Nothing is going to happen.
    Nobody is going to know/notice what is being done.
    Everybody now knows – none of it is real, it is just entertainment. But for whom?
    Quis custodiet ipsos custodes?

  5. Very, very important.

  6. joe rorke says:

    Thank you so much, Jon, for letting me know about this film.

  7. thisizwhack says:

    It’s been clear to me for some time that one is able to glean factual information from movies labeled as ‘Fiction’ and have accepted that it’s no mere coincidence. When I was a teenager, I believed the works of Aldous Huxley, George Orwell and P.K. Dicks to be revolutionary..until I researched their backgrounds. That’s NOT to insinuate that these men weren’t highly intelligent individuals, just that they were working in concert with the carefully crafted system and that they were privy to inside information.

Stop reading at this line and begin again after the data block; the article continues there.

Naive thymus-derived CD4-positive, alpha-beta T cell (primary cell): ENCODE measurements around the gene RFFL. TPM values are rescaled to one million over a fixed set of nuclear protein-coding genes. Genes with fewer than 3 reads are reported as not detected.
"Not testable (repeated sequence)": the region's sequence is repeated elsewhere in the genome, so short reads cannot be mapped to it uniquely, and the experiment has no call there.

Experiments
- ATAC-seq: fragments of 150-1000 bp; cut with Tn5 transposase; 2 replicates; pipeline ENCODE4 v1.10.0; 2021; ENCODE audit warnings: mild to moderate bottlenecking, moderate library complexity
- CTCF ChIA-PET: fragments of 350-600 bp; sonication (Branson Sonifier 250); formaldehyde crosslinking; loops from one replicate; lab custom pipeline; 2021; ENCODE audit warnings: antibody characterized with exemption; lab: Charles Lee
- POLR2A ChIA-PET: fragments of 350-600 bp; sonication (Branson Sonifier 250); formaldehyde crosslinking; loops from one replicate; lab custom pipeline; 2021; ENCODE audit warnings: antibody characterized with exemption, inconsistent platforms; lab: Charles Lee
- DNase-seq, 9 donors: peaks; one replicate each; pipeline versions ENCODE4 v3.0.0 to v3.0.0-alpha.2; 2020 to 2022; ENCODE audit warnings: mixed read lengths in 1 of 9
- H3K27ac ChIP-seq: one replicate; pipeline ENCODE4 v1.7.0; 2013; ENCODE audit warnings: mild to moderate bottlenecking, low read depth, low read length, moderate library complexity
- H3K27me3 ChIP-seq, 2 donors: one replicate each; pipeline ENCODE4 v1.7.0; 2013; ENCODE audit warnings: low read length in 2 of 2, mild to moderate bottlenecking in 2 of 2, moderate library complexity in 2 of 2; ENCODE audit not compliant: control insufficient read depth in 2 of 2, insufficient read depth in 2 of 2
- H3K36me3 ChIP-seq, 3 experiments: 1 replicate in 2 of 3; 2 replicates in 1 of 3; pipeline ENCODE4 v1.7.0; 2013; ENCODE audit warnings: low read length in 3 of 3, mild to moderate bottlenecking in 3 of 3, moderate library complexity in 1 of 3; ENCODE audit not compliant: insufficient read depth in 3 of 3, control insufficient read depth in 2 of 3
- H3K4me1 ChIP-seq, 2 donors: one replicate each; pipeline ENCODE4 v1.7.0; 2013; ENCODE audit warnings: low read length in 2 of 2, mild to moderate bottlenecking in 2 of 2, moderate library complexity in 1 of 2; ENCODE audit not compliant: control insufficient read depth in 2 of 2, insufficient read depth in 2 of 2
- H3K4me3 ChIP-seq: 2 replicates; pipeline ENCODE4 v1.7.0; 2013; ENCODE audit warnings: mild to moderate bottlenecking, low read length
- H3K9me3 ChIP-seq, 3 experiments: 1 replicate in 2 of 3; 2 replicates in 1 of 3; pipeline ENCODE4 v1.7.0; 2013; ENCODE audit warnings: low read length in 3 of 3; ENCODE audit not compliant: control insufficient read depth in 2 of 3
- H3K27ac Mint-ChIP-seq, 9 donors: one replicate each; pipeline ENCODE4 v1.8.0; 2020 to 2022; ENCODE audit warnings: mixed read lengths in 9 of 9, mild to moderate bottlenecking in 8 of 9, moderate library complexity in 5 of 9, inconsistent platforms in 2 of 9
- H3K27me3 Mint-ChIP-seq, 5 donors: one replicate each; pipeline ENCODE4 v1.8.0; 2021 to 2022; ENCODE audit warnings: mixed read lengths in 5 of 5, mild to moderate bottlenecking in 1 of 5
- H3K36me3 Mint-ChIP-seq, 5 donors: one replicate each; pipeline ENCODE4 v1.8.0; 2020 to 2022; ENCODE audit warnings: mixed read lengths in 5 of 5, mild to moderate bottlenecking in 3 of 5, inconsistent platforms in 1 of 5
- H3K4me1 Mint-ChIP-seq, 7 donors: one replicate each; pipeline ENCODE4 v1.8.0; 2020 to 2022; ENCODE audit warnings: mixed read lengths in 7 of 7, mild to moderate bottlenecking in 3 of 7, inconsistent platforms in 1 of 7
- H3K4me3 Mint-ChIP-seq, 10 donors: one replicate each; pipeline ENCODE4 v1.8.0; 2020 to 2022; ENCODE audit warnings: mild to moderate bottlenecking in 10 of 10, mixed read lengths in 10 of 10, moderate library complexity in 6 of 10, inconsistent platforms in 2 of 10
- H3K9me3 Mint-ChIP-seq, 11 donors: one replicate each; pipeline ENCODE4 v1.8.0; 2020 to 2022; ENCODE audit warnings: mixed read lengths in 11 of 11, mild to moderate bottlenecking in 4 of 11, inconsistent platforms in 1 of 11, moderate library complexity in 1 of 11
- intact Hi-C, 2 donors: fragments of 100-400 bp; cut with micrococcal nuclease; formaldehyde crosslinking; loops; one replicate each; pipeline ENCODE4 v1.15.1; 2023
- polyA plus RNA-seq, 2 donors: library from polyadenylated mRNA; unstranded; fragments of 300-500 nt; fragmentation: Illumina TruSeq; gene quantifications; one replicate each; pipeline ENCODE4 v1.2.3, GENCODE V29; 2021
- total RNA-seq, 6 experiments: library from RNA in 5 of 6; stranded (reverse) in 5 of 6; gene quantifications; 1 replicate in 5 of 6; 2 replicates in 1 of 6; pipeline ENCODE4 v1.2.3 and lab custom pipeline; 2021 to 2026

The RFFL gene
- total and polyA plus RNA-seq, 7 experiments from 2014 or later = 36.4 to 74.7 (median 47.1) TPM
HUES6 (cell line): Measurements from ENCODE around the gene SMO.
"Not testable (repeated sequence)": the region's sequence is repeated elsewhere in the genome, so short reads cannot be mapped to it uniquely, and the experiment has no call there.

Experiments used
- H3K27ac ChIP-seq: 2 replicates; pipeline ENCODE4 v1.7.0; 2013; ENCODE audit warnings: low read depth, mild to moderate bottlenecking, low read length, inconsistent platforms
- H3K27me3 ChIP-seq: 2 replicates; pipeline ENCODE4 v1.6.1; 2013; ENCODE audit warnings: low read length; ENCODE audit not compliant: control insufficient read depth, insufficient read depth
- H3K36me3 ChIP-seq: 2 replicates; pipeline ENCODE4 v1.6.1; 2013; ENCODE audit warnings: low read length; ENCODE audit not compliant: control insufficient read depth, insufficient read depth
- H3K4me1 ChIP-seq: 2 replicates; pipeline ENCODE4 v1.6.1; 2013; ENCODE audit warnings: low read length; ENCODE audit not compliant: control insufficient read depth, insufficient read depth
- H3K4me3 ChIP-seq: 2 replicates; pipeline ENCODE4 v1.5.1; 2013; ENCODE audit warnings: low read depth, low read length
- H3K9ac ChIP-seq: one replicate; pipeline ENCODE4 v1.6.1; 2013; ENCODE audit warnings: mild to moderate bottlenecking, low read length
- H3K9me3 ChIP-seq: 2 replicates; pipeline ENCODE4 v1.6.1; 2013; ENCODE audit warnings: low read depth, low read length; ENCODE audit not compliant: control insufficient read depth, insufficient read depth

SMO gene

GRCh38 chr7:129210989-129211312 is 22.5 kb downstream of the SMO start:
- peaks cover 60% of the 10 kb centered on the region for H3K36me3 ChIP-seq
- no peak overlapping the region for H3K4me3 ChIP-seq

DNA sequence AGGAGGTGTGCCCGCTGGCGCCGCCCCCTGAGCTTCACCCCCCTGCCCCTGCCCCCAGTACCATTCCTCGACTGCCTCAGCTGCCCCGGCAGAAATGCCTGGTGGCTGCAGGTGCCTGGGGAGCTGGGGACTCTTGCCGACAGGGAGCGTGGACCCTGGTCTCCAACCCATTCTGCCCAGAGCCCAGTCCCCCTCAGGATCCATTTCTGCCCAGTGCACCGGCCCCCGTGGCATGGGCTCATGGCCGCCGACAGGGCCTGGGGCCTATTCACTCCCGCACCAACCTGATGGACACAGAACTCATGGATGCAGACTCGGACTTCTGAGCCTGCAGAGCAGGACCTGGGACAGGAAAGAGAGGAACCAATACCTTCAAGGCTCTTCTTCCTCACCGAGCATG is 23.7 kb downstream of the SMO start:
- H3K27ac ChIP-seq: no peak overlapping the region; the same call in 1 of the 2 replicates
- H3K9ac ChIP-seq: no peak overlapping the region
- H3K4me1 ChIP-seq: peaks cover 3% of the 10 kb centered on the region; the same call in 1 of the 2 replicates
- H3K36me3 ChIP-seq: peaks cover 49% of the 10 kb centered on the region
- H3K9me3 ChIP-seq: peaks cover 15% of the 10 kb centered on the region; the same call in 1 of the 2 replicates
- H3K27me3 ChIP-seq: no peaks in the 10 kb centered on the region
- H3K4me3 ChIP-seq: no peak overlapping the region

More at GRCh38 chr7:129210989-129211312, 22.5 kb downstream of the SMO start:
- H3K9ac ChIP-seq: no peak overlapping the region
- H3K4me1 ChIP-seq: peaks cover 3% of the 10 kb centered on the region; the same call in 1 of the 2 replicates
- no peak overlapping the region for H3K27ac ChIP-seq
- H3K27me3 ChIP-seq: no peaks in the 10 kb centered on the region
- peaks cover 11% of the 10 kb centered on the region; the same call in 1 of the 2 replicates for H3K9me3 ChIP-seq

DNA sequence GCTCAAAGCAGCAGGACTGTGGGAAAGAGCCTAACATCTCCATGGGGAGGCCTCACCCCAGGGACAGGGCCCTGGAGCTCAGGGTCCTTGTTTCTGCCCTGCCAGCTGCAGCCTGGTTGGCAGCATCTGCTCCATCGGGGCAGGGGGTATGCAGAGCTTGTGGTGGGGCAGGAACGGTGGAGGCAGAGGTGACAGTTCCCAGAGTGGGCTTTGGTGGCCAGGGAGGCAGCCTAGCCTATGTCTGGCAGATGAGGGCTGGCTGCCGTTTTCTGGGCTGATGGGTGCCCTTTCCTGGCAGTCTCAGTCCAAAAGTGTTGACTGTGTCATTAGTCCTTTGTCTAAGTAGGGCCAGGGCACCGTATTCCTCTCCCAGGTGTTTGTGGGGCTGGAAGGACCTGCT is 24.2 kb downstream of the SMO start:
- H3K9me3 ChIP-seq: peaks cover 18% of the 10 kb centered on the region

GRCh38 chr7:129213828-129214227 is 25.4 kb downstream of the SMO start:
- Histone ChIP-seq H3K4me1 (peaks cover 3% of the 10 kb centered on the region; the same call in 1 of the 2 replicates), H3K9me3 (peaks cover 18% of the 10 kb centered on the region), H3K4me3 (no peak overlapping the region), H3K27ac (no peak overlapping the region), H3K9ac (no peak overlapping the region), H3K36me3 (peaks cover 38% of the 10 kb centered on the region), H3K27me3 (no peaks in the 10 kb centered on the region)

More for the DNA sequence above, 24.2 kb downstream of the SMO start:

• Michael Burns says:

      Yes, Huxley for sure, he’s a blue blood. Eric Blair doubful, he had deep hatred of totalitarianism.
      Phillip K Dick; it doesn’t get any more individual than Dick. Ahead of his time, have you read any of his works?

  8. barn moose says:

    “Upon its original release [1957], A Face in the Crowd earned somewhat mixed reviews, one of them from Bosley Crowther of The New York Times. Though he applauded Griffith’s performance (“Mr. Griffith plays him with thunderous vigor …”), at the same time, he felt that the character overpowered the rest of the cast and the story. “As a consequence, the dominance of the hero and his monstrous momentum … eventually become a bit monotonous when they are not truly opposed.” Crowther found Rhodes “highly entertaining and well worth pondering when he is on the rise”, but considered the ending “inane”.

    “One critic who had only praise for the movie was François Truffaut; in his review in Cahiers du Cinéma, he called the film “a great and beautiful work whose importance transcends the dimensions of a cinema review”.” -wikipedia